There was just one photo before. Had you gone looking for his work at the Arkansas Arts Center before July 8, searched the backroom and other rooms for signs of the Arkansas photographer William E. Davis, the chances that you’d have found something are slim—there was just that one portrait of Winthrop Rockefeller, a photograph prized more for the subject than the man who depressed the shutter. On the contrary, had you gone back in the following days, been allowed into the backrooms via key card, you would’ve found more. Sorted by size in box after box, there would have been hundreds of images—500 finished and matted, stamped with his name and address—as well as negatives, prints with crop marks, daybooks and a wooden display stand, all of which would give some sense of the man’s life dedicated to his craft.
“Davis’ subject matter in Arkansas is very diverse,” wrote Alan Dubois, whose family provided the collection to the Arts Center. “Many images involve architecture: industrial buildings, machines, grain elevators, cotton gins, barns, churches and abandoned buildings. Also included are details of doors, windows, siding, hardware and machinery.” Although much of Davis’ varies in terms of scope and focus, there’s at least one thematic element that seems consistent through it all: the way these images practically demand the viewer to reconsider life’s minutiae, to make an effort to see it in a different light. Baling wire is like calligraphy, and a flake of paint in one print is an entire galaxy thrown across the image. The concrete stubble in one photo is like sandpaper you can practically feel grating against your fingers. Looking at Manifold (bottom row, last photo), says curator Ann Wagner, who spent months with fellow curator Brian Lang poring over the boxes to choose materials for the center’s permanent collection, she can’t help but feel like it’s an animal. “It’s almost like a multiheaded worm or something, a hydra,” she says. “It feels as if it’s moving, as if it’s got a personality and a history to it.”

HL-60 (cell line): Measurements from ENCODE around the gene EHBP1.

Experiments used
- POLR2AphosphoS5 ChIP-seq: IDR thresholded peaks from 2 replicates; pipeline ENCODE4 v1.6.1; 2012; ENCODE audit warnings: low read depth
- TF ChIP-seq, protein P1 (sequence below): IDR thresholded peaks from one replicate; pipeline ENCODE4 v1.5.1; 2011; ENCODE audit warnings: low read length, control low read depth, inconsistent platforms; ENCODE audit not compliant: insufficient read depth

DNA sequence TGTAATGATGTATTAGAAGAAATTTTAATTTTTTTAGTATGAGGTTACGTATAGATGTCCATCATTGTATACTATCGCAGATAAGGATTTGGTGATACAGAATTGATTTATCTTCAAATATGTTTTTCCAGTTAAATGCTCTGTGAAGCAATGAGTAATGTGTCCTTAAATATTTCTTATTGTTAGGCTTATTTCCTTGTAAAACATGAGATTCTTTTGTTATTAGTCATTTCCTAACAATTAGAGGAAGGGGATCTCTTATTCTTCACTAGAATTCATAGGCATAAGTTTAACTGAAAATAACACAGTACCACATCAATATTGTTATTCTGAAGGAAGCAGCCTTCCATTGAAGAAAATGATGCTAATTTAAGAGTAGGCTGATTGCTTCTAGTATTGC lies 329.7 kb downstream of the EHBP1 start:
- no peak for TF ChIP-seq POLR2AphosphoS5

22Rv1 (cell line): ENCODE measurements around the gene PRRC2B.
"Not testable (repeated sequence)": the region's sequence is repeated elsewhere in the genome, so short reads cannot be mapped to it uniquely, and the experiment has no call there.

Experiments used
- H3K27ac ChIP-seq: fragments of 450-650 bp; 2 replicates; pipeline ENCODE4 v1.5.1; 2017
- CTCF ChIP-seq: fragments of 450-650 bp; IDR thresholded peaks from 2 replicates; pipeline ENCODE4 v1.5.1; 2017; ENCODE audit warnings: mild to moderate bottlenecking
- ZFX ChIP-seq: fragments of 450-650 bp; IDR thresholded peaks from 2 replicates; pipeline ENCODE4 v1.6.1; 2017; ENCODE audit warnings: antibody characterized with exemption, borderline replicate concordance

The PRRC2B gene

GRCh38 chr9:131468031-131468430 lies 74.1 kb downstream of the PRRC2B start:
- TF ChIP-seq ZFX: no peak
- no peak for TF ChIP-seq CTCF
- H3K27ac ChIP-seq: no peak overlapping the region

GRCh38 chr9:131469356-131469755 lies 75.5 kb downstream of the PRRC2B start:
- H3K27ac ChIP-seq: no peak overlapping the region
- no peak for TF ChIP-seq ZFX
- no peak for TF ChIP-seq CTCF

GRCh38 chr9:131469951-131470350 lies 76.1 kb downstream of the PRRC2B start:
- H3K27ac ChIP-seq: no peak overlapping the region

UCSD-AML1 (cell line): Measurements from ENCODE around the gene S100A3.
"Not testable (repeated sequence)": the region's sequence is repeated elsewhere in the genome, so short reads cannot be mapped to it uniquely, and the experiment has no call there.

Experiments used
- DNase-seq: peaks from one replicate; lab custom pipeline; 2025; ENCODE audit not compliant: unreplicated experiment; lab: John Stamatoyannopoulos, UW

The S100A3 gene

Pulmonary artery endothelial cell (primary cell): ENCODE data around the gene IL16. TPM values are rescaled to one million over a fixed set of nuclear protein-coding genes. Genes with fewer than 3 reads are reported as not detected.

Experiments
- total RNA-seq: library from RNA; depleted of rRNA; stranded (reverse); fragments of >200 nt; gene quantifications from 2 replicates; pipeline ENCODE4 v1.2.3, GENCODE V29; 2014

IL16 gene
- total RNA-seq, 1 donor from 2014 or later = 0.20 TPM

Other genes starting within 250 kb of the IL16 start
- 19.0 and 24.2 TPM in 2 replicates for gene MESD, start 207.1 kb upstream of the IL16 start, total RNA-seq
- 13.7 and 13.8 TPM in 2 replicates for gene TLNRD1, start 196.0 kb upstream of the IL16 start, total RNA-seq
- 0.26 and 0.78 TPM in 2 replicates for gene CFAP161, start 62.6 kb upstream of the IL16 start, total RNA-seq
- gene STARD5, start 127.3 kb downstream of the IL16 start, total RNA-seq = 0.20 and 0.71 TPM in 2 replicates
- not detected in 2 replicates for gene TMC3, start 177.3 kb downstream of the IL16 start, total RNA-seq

To look at even a small sampling of those photographs in the backroom—black-and-white prints spanning decades and decades of work by the Arkansas photographer who died in February of last year—is to see an evolution with respect to aesthetic and technique. But even though it’s possible to compare and contrast the 25 images created between 1993 and 2007 that comprise this month’s introductory show, Ann recommends visitors do one thing first with each individual photo: “Enjoy the sheer physical composition of it.” —jph
Seeing the Essence: Photographs by William E. Davis is on display at the Arkansas Arts Center from Jan. 24 to April 16, 2017.
All images courtesy of the William E. Davis Estate, Arkansas Arts Center Foundation Collection